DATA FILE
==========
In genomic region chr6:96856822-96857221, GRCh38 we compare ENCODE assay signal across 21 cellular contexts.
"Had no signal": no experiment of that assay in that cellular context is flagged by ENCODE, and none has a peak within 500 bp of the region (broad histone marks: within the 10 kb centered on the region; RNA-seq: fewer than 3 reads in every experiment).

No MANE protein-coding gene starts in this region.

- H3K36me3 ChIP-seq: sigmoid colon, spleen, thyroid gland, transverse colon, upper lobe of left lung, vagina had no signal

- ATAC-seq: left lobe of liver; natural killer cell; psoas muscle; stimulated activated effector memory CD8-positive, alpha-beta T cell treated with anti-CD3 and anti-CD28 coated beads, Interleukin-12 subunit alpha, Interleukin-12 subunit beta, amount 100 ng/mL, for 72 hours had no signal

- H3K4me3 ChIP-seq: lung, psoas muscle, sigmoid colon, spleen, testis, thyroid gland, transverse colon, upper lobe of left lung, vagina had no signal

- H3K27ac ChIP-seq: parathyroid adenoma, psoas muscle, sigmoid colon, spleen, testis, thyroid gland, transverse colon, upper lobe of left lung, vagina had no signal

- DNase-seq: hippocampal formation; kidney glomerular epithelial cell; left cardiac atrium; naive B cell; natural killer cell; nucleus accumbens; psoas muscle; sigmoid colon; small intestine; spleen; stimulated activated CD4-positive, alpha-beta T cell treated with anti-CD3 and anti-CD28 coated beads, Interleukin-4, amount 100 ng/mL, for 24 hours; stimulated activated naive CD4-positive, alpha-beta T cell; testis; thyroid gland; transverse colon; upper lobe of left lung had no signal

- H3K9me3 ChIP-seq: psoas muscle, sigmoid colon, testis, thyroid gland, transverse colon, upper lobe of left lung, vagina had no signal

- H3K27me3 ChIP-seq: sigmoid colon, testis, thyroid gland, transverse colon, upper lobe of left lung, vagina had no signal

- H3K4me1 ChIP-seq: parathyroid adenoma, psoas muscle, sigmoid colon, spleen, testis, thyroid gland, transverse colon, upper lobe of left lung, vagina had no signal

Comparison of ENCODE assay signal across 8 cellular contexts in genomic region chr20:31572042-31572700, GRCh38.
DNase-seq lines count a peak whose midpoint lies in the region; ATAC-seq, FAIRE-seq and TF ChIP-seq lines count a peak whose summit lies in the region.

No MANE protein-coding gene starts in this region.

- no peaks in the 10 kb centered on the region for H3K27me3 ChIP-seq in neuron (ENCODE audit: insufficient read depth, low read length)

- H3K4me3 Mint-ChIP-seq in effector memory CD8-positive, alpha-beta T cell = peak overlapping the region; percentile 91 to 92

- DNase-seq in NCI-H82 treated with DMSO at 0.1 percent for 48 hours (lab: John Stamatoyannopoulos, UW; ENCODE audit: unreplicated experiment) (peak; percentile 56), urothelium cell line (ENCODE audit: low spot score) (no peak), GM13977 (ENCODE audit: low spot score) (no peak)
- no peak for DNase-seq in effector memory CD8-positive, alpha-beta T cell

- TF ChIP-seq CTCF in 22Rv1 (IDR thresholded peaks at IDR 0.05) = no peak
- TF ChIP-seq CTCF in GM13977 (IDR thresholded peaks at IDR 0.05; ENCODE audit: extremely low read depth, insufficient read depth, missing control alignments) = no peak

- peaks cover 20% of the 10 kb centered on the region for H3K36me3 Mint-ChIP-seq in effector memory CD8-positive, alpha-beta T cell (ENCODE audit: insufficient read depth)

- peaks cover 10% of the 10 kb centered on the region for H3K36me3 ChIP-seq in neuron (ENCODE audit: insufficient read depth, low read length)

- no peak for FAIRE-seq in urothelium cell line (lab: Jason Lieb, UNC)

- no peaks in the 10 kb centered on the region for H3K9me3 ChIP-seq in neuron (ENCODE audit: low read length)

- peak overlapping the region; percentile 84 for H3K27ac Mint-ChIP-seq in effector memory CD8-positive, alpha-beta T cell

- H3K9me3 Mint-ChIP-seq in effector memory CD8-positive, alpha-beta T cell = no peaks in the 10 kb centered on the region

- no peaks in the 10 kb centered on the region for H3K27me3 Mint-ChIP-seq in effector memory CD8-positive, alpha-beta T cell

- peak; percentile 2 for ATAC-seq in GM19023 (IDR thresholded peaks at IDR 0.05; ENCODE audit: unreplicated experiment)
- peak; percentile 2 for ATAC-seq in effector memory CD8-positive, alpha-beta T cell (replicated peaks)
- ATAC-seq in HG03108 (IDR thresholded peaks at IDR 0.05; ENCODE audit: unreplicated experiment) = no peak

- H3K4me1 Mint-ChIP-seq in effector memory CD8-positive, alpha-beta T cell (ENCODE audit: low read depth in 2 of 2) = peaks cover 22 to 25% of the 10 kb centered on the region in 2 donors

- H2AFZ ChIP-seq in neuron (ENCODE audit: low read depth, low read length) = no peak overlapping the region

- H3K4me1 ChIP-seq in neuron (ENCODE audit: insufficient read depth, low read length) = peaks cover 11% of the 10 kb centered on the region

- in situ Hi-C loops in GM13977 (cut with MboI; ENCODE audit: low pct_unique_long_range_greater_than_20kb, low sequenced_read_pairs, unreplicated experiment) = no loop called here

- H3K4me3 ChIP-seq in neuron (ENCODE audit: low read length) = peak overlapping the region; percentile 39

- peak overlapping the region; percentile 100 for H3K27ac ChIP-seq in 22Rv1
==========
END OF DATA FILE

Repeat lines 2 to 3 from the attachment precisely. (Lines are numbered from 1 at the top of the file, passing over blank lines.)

"Had no signal": no experiment of that assay in that cellular context is flagged by ENCODE, and none has a peak within 500 bp of the region (broad histone marks: within the 10 kb centered on the region; RNA-seq: fewer than 3 reads in every experiment).

No MANE protein-coding gene starts in this region.